Meet the Tritensil, a New and Improved Version of the Spork


The spork and splayd (or sporf) are clumsy utensils at best. Whether they’re combining just a spoon and fork or throwing a knife in the mix, they’re never easy to eat with. But now, Map—a design consultancy based in London—has created what they think is a utensil that functions pretty well as all three: the Tritensil.

The utensil was created in collaboration with the 300-year-old department store Fortnum & Mason. According to Map’s website, Fortnum & Mason is credited with inventing the spoon-fork-knife combo, which was “first shown in Fortnum’s 1914 Christmas catalogue for Army officers.”

“It's inherently a compromise to combine three different utensils into one design, Map designer Scott Barwick told Fast Company. “If you have a spoon with tines, you can't eat soup with it; likewise, a round, concave fork isn't as good at spearing food as a regular one.”

The company analyzed the foods available in Fortnum & Mason's Hamperling picnic basket, and, according to Map’s website, “optimized the fork for salads, the spoon for desserts and the knife for simple cutting and for spreading the clotted cream and jam on F&M’s iconic cream teas.” Fast Company explains how the three-in-one utensil improves on the spork and splayds:

Holding the tritensil in your hand, the tines of the fork slant downwards, allowing you to pierce food with the edge. The serrated knife edge, meanwhile, faces in the opposite direction, and is part of the soup's bowl, unlike splayds where one of the tines is essentially a large knife. ... The serrations on the tritensil are also softer than a normal knife, making it nearly impossible to cut yourself on that edge.

The Tritensil is available in both bio-based plastic (for takeaway food) and stainless steel (as a picnic accessory) and in right- and left-handed versions. No, it's not the best fork, it's not the best knife, and it's not the best spoon. We don’t think it ever will be, Barwick told Fast Company. But the spork is a very difficult design problem, and we’ve tackled it as best we can. The result, we think, is a really strong design. Fortnum & Mason began handing out the new utensils in their cafes last week.

[h/t Fast.Co Design]

Want to Boost Your Home's Value By More Than $6000? Paint Your Front Door Black

If you're looking to sell your home, you may want to take some advice from The Rolling Stones and paint it black. Just the front door, that is. That's because front doors in shades of black or charcoal tend to raise a home's value by $6271, according to a new analysis by real estate website Zillow.

"For a seller, painting a front door is one the least expensive home prep projects, but also one that can have a powerful impact on a home's sale price," Kerrie Kelly, a home design expert for Zillow, said in a statement.

However, this may have more to do with the contrast than the colors themselves. Kelly said more subdued hues like beige and light blue are still popular, but real estate experts have seen a trend toward "pops of color, particularly in darker hues" like dark blue, gray, and black. "Contrasting colors, especially in kitchens and home exteriors add interest and dimension to a room that plays very well in listing photos and videos," Kelly says.

Also popular are "tuxedo kitchens," in which the countertop and upper cabinets are either black or white, and the lower cabinets are painted in contrast. That design scheme can raise a home's value about $1550, Zillow reports.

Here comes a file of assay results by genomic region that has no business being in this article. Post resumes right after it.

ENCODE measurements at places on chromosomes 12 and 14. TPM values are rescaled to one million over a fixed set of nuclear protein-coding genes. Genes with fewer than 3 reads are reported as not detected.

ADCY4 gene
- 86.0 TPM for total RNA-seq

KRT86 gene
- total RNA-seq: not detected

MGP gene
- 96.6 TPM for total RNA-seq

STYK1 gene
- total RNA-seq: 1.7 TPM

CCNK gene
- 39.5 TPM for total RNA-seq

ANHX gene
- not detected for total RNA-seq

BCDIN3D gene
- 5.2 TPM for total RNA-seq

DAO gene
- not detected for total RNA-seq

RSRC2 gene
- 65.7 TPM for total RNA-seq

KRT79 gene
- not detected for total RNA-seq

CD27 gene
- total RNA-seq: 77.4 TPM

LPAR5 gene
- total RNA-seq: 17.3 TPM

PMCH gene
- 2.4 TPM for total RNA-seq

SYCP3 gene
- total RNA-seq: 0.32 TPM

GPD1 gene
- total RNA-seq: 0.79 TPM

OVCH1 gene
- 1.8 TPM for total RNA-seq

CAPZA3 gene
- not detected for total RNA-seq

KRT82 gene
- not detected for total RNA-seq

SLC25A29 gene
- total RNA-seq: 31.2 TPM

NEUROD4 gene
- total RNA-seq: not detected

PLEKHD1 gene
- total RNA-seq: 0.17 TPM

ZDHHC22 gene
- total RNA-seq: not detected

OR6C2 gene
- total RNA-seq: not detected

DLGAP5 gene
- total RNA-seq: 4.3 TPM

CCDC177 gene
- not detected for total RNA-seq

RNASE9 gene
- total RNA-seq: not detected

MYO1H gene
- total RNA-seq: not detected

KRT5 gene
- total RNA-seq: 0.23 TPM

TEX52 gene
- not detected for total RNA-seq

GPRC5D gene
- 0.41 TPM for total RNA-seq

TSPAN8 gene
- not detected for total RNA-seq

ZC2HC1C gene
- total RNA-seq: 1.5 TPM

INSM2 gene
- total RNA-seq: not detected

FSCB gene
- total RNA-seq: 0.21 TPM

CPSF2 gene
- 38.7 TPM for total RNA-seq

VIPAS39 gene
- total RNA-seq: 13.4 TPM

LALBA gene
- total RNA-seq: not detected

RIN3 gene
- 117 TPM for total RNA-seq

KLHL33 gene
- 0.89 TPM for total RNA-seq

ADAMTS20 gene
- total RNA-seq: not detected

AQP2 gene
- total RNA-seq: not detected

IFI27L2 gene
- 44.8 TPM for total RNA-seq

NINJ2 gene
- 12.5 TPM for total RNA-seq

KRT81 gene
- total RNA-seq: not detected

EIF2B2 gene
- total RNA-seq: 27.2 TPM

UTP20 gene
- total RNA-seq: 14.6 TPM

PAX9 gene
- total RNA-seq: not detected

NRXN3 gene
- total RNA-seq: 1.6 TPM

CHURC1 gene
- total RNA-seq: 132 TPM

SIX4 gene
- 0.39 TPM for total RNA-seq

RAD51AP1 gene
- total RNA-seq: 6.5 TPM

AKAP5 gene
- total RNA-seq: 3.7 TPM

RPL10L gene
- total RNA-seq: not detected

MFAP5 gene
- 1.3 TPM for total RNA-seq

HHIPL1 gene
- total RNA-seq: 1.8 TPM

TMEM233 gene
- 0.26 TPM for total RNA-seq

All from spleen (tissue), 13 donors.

For its 2018 Paint Color Analysis, Zillow looked at more than 135,000 photos of homes sold across the country between 2010 and 2018 and compared their closing prices to those of similar homes with white walls. In doing so, they were able to conclude which color schemes are considered most valuable.

Other paint jobs that can hurt a home's value include yellow exteriors, brown dining rooms, and red kitchens (red in general is said to be an anxiety-inducing hue, so it's best to use it sparingly in homes). On the other hand, light blue bathrooms and light taupe living rooms are an asset.

If you're hoping to sell your home but don't plan to do so for another few years, it's best to hold off on repainting, if possible. Tastes in color schemes are constantly changing with the times—just two years ago, Zillow recommended yellow kitchens and purple dining rooms.

Syrian Refugees and Jordanian Women Created a New Line of Home Goods For IKEA

After debuting the Tilltalande Collection at its Amman, Jordan location last year, IKEA is finally bringing it to the U.S. As Curbed reports, every item in the collection was created by women from Jordan and refugees from Syria.

The new line is a collaboration between IKEA and the Jordan River Foundation, a nonprofit dedicated to improving the lives of Jordanians, especially women and children. It includes a flatwoven rug and pillow covers decorated with elements like camels and blossoming cacti. Fifty Jordanian women artists and 50 Syrian refugees worked with IKEA to design the items and craft them by hand.

The Tilltalande Collection is the latest way IKEA is helping some of the millions of refugees forced from their homes by conflict. In 2015, the furniture company debuted its flatpack shelters, temporary homes that provide protection and electricity to displaced people around the world.

The new line of textiles will be sold at IKEA's Brooklyn location starting this June. If all goes as planned, the collection will provide employment to 400 people by 2020.

Pillow decorated with cactus.

[h/t Curbed]


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